Now that you have a virtual server setup, you can enjoy the benefits of managing your server as root (super admin). With root level access, you can send commands to your server using a bash terminal. Here are the common commands:
- man – stands for manual. Very useful command if you are just getting started with Linux. You can invoke ‘man’, followed by any other Linux command (cd, for example) and it will display detailed description and list of all available options.
- cd – cd is short for ‘change directory’. Allows browsing between different folders of your VPS.
- cp, mv, rm – great commands for basic file management. You can copy (cp), move (mv) or remove (rm) files/folders this way from your server.
- grep – grep permits you to print lines that match a particular pattern. Useful if you are looking for a phrase or or line in a large text file (logs, for example).
- ls – allows you to list the content of a directory. Using “ls -la” will also show you hidden files/directories (those starting with a dot) and additional attributes, such as permissions and ownership.
- chown, chmod – every file or directory has its own ownerhip rights – user and group. With “chown” you can modify those parameters and “chmod” gives you the ability to change permissions (read, write, execute) for the owner, group and the rest of the users, accessing that file/directory.
- nano, vi – “nano” and “vi” are probably the two most popular Linux text editors. You may find “nano” easier to use, while “vi” appears as the preferred editor among more experienced.
- top, ps – “top” provides you with a periodic update (every five seconds by defaut) of running Linux tasks, while “ps” takes a snapshot of all current processes and prints it on your screen.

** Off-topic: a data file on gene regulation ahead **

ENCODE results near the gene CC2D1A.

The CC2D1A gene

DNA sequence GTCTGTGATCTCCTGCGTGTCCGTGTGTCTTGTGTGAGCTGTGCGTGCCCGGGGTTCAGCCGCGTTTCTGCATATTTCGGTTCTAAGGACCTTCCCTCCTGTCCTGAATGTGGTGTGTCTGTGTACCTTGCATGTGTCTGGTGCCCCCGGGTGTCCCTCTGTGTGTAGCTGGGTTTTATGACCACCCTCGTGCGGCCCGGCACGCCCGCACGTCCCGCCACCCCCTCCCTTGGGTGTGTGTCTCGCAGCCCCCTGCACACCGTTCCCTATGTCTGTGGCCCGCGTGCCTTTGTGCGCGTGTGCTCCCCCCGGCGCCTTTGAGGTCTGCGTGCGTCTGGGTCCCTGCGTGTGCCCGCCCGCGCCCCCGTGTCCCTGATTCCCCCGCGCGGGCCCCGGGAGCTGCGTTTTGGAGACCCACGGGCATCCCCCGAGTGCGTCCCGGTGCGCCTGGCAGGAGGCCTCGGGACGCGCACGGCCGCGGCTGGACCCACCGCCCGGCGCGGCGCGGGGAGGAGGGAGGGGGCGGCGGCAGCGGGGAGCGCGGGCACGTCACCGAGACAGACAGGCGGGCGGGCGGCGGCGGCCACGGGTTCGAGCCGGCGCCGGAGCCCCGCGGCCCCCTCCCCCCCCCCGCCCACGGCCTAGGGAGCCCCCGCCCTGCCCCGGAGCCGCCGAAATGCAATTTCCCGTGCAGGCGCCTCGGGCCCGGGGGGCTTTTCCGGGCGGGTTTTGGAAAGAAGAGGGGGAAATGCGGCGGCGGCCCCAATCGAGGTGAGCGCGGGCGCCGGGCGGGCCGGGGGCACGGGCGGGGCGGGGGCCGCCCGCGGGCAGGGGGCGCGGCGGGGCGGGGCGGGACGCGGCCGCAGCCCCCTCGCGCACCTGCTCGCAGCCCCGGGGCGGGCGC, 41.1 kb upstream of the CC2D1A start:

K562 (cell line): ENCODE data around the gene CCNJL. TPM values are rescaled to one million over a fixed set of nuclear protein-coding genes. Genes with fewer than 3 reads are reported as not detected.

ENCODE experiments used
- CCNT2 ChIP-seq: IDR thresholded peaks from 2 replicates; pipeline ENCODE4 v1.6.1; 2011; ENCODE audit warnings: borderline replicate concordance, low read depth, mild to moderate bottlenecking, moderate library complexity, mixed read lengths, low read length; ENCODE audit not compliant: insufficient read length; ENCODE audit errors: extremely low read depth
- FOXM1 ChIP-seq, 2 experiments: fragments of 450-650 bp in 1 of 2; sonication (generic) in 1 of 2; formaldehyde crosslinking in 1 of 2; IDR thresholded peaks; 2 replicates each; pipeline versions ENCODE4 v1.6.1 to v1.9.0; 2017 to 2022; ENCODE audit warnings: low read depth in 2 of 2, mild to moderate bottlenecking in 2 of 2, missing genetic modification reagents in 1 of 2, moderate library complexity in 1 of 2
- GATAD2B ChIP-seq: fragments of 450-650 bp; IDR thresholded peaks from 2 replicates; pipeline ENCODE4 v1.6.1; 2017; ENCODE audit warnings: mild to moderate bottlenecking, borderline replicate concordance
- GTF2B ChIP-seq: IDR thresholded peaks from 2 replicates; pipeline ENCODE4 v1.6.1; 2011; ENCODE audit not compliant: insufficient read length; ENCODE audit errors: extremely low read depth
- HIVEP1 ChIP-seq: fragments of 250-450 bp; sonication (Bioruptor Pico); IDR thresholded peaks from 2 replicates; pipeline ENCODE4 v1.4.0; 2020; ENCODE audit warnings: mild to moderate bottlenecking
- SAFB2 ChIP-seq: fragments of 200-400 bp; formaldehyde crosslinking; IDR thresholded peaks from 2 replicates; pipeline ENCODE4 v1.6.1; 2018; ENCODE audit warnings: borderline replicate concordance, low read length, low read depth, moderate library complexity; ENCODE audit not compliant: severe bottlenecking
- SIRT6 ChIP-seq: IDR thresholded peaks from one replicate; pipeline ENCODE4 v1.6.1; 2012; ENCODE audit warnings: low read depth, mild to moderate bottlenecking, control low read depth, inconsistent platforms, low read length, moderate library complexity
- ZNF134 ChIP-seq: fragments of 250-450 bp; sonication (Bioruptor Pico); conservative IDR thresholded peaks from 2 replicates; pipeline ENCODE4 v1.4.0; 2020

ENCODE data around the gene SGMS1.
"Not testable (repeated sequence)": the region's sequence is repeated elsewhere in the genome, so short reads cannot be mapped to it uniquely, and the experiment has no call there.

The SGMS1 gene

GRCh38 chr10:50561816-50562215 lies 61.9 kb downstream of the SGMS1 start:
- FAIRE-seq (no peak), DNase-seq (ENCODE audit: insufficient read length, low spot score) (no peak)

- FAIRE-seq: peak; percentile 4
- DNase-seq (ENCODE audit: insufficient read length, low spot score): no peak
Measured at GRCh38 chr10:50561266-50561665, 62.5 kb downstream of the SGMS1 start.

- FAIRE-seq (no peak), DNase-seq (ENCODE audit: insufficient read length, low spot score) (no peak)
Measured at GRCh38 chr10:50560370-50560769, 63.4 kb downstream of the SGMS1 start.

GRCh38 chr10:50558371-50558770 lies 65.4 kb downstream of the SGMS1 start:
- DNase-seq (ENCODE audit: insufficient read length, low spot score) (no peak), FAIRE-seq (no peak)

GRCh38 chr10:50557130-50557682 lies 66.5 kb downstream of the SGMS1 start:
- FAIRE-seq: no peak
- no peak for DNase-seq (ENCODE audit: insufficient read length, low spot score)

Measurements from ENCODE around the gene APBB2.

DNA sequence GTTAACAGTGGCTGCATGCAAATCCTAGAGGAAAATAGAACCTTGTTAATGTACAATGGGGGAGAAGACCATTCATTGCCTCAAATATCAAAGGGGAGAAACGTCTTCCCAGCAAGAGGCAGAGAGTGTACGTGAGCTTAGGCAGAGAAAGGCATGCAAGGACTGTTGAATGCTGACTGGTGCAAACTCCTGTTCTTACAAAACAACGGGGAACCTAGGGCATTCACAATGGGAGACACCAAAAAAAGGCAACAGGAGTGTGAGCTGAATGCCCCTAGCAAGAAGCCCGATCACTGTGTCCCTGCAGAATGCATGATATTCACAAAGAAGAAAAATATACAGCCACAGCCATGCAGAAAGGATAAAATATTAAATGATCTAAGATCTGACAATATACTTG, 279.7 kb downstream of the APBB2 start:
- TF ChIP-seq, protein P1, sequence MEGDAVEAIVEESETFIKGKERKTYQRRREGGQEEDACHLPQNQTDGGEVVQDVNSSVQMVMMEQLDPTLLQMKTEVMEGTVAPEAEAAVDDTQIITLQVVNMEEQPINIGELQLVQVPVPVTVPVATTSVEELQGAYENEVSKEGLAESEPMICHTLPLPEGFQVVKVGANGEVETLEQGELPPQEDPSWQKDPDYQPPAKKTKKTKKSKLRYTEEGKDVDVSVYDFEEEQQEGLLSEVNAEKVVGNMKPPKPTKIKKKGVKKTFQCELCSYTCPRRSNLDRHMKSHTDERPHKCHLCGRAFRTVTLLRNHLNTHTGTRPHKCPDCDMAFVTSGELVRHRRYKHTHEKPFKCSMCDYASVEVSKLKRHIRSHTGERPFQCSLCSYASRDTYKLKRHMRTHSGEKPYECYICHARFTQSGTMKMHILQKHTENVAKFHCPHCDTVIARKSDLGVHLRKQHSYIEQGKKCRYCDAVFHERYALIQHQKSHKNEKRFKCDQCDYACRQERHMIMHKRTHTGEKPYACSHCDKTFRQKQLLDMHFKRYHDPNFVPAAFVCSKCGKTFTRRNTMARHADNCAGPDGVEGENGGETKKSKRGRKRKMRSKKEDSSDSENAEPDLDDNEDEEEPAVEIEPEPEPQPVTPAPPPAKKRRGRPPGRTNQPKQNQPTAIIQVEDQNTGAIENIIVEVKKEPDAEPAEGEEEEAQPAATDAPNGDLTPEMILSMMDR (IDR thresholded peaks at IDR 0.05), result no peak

- df -h, du -hs – shows you the current overall use of your disk in gygabytes (df -h).”du -hs” calculates the total size of a directory in a human readable format (e.g., 1K 234M 2G).
Here are a two bonus commands for checking DESK SPACE and RAM usages:
To check out the disk space usage on your server, execute this command:
And to see the memory usage:
I ran out of space on my external hard drive so I selected some folder file and pressed command-delete on my keyboard. They files looked as if though they were deleted but I notice the available space did not budge. I knew right than it was time to whip out the terminal to force the hard drive in to submission.
1) Type these command into Terminal window. MAKE SURE TO replace “disk” with the name of your external drive. If you have a problem creating a path to your external hard drive, type “cd” than a space and drag the icon of your hard drive to the terminal window. A path will be filled in automatically.
2) Type out the remove command on then hidden trash directory.
sudo rm -rf .Trashes
3) It will ask you for your password. You will not see your password as you type for extra security. Once you are done, press enter.
If you have a lot of files that needed deleting (ex: over 20GB) you may notice a dalyed response. If so, just keep an eye on the drive’s avalible memory and you will notice a gradual increase of space right before your vary eyes.
First you log in using your terminal application by typing the flowing SSH command:
After that, you will be prompted to enter your password. As you enter your password, the text will be hidden. Next we should switch to the “root” user. You can do so by typing the following in your terminal window:
su – root
You will have to enter a password once more. Now navagate to where you would like to store your MySQL database file. For an example of changing the directory to the “public_html” direcotry, type this:
Now you can back up your db here using the following command. This command will backup all of your databases. I also chose to compress them after the pipe “|” as a gzip file. Type the following but be sure to change the user name and password to your info:
mysqldump -u yourusername -p yourpassword –all-databases | gzip >databasebackup.sql.gz
You can also target single database using the following:
mysqldump -u yourUserName -p yourDBName | gzip >databasebackup.sql.gz
Having problem unmounting your disk. Here is an alternative to restarting your computer to eject your unresponding disk.
Continue reading “Eject or Unmount a disk through the Terminal”
Here are a few common Terminal Commands I found to be useful for OSX/Unix newcomers like myself.
Continue reading “Basic Terminal Commands”